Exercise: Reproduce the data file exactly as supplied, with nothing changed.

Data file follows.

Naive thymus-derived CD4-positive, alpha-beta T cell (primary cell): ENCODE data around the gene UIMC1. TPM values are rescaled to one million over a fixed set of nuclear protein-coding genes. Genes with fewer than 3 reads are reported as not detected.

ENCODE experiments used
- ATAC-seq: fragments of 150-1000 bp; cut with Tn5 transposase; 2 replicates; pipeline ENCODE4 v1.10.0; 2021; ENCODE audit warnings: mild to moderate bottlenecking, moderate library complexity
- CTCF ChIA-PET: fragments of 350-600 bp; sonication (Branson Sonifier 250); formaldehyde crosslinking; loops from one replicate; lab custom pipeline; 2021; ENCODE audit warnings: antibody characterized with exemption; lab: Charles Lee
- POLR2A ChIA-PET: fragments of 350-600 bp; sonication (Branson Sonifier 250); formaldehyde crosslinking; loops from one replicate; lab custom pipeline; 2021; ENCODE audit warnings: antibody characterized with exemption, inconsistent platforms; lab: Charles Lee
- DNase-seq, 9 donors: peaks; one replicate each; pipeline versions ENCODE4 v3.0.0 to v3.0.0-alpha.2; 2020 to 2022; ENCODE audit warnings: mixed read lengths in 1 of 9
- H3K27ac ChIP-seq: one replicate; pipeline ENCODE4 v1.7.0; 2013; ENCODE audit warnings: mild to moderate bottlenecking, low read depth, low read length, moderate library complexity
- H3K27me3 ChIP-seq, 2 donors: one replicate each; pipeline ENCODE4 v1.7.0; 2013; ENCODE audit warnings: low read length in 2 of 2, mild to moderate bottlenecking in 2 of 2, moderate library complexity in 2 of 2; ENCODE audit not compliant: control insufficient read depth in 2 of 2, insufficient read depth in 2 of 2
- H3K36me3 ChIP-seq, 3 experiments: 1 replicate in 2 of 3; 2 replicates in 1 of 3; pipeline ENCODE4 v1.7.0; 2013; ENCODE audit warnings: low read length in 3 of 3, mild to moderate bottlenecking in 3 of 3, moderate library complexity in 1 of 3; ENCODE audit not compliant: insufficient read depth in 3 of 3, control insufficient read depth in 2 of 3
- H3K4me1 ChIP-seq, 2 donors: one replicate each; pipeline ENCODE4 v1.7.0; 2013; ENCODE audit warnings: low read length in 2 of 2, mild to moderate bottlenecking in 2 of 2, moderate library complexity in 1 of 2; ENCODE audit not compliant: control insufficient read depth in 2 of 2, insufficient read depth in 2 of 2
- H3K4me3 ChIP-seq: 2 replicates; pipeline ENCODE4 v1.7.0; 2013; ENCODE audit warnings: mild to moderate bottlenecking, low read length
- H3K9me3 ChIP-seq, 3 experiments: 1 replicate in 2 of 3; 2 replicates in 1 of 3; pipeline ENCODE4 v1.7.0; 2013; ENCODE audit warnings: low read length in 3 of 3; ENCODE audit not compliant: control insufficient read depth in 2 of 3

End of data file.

Naive thymus-derived CD4-positive, alpha-beta T cell (primary cell): ENCODE data around the gene UIMC1. TPM values are rescaled to one million over a fixed set of nuclear protein-coding genes. Genes with fewer than 3 reads are reported as not detected.

ENCODE experiments used
- ATAC-seq: fragments of 150-1000 bp; cut with Tn5 transposase; 2 replicates; pipeline ENCODE4 v1.10.0; 2021; ENCODE audit warnings: mild to moderate bottlenecking, moderate library complexity
- CTCF ChIA-PET: fragments of 350-600 bp; sonication (Branson Sonifier 250); formaldehyde crosslinking; loops from one replicate; lab custom pipeline; 2021; ENCODE audit warnings: antibody characterized with exemption; lab: Charles Lee
- POLR2A ChIA-PET: fragments of 350-600 bp; sonication (Branson Sonifier 250); formaldehyde crosslinking; loops from one replicate; lab custom pipeline; 2021; ENCODE audit warnings: antibody characterized with exemption, inconsistent platforms; lab: Charles Lee
- DNase-seq, 9 donors: peaks; one replicate each; pipeline versions ENCODE4 v3.0.0 to v3.0.0-alpha.2; 2020 to 2022; ENCODE audit warnings: mixed read lengths in 1 of 9
- H3K27ac ChIP-seq: one replicate; pipeline ENCODE4 v1.7.0; 2013; ENCODE audit warnings: mild to moderate bottlenecking, low read depth, low read length, moderate library complexity
- H3K27me3 ChIP-seq, 2 donors: one replicate each; pipeline ENCODE4 v1.7.0; 2013; ENCODE audit warnings: low read length in 2 of 2, mild to moderate bottlenecking in 2 of 2, moderate library complexity in 2 of 2; ENCODE audit not compliant: control insufficient read depth in 2 of 2, insufficient read depth in 2 of 2
- H3K36me3 ChIP-seq, 3 experiments: 1 replicate in 2 of 3; 2 replicates in 1 of 3; pipeline ENCODE4 v1.7.0; 2013; ENCODE audit warnings: low read length in 3 of 3, mild to moderate bottlenecking in 3 of 3, moderate library complexity in 1 of 3; ENCODE audit not compliant: insufficient read depth in 3 of 3, control insufficient read depth in 2 of 3
- H3K4me1 ChIP-seq, 2 donors: one replicate each; pipeline ENCODE4 v1.7.0; 2013; ENCODE audit warnings: low read length in 2 of 2, mild to moderate bottlenecking in 2 of 2, moderate library complexity in 1 of 2; ENCODE audit not compliant: control insufficient read depth in 2 of 2, insufficient read depth in 2 of 2
- H3K4me3 ChIP-seq: 2 replicates; pipeline ENCODE4 v1.7.0; 2013; ENCODE audit warnings: mild to moderate bottlenecking, low read length
- H3K9me3 ChIP-seq, 3 experiments: 1 replicate in 2 of 3; 2 replicates in 1 of 3; pipeline ENCODE4 v1.7.0; 2013; ENCODE audit warnings: low read length in 3 of 3; ENCODE audit not compliant: control insufficient read depth in 2 of 3